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Superfit over-60s: why they're not the retiring type

Forget the pipe, slippers or knitting needles, a new survey has revealed how people who have left the workplace are living life at a cracking pace. Three people tell Stephanie Bell how life has never been better

Published 18/03/2016

Betty Carroll from Lurgan
Betty Carroll from Lurgan
Ace guy: Gordon Lunn keeps fit with tennis, but is learning to play bridge with a view to the future
Early riser: Margaret Parker and her brother walk in Lurgan Park daily

Most of us dream of taking things easy when we retire, but a new generation of super-fit and active retirees are showing that life begins when you leave your work days behind.

With families reared and full-time jobs no longer draining their energy, today’s older generation is embracing new opportunities to keep fit, stay busy and make new friends.

New research has shown that stopping work is good for your health, with those who retire exercising an hour and a half more each week than workers.

Retired folk also sit down less and sleep better than the rest of us.

There is even a new movement which is spreading rapidly across Northern Ireland called the U3A — University of the Third Age.

U3A is aimed entirely at helping retired and semi-retired people be involved with a large range of life-enhancing and life-changing opportunities.

But it is not just keeping fit that is top of these busy retirees’ to-do lists, as many are finding that there aren’t enough hours in the day for new hobbies and socialising.

We talked to three local people who dramatically changed their lifestyles on finishing work and as a result are feeling fitter and enjoying a whole new circle of people and interests.

Betty Carroll (62) is a retired school teacher from Lurgan. Widowed, with two grown-up children, Laura (30) and Craig (27) and one nine-week-old grandson Freddie, she taught Careers, English and French at Brownlow College, Craigavon before she retired five years ago. She says:

Since I took early retirement, I have never been busier.

“I wanted to keep healthy and fit and being a widow I also wanted to make new friends.

“There is not a day when I am not doing something and, in fact, I struggle to find time to do housework.”

Betty has now swapped the classroom for pedal power.

“I am a member of the U3A cycle club which is for retired people and we meet every Tuesday morning to cycle around 20 miles together.

“I also play badminton once a week and I do pilates. I have joined a book club and Lurgan Musical Society and I am a member of my local over-50s club Young at Heart.

“We meet twice a week for a range of different activities such as pilates, dance, line dancing, aerobics or first steps exercising and we also meet on a Friday for swimming.

“When I first retired I also joined The Cedars Walking Group, which gave me such a buzz. The feeling you get from standing on the top of a mountain is just unbelievable. The group has been wonderful and I have met so many great people through it.”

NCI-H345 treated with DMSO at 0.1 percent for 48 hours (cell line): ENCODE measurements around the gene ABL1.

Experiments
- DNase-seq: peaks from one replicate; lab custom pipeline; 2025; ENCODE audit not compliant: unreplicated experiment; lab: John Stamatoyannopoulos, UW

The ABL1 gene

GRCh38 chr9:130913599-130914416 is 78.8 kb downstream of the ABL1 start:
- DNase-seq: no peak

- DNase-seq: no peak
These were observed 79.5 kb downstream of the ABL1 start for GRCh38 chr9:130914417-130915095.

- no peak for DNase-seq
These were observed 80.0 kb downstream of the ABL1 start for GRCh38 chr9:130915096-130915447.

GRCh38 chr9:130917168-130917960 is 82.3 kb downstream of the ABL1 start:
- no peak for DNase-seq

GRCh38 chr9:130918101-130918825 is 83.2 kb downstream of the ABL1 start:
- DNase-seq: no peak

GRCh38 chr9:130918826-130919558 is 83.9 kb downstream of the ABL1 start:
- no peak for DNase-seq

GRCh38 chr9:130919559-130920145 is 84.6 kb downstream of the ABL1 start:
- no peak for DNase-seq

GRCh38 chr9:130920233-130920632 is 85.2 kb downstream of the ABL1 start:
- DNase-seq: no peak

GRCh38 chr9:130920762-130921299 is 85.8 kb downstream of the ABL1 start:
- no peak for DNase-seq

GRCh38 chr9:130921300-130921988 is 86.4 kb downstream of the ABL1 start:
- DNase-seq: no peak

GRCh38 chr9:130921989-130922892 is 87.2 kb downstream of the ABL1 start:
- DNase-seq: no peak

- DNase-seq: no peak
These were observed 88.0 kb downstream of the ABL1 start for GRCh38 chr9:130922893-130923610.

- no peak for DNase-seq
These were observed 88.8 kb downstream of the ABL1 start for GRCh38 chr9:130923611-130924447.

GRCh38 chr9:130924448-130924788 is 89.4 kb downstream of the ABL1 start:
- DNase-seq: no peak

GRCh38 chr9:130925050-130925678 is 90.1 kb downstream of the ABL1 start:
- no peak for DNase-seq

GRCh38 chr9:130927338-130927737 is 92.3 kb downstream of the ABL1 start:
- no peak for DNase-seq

Now, she is more active than ever, adding: “I just love getting outside into the fresh air and socialising and meeting new people. I like to keep busy. My life is fuller now than it ever was.

“I would have tried to walk every Sunday with the children when I worked, but I had no time or energy for anything else. It was just work, eat, sleep and look after your family and I was lucky to get out at all.

“Life now and before I retired are like day and night. There is just so much out there to do and there are so many other things I would love to do, but don’t have the time. I would love to join a gardening club, but I can’t fit it in. Every day I am doing something and I now have a new grandson who I love to spend time with.

“Weekends I take a rest, but my  life during the week has never been busier and it’s fantastic.”

Gordon Lunn (70) is a retired businessman from Lurgan. He and his wife Barbara (68) ran the Gordon Lunn shoe shop in the town until they retired 15 years ago.

The couple have three grown up children, Clare (41), Julie (39) and Jonathan (37) and eight grandchildren.

Gordon says he found a new lease of life when he retired.

He plays tennis every week, is a leader and member of the Cedars Walking Group and is involved in voluntary work in his local community.

His determination to keep busy has seen him start to prepare for the years ahead by learning to play bridge, so that he has something else to do when the day comes that he can no longer play tennis.

Gordon says: "You need to plan ahead. Four of us, with a combined aged of 270 years, play tennis every week. When I am 80 and might no longer be able to do it, I want to have something else to occupy me, so I am currently learning to play bridge.

"When you retire you have to have a purpose in your life. When you challenge someone to do something they think they can't do - as we often do in the walking group - it gives them a great sense of satisfaction when they achieve it.

"It is also good for your well-being when you do something that you know you can get better at. For me, it is also about keeping fit and keeping your weight under control and keeping out of the doctor's surgery.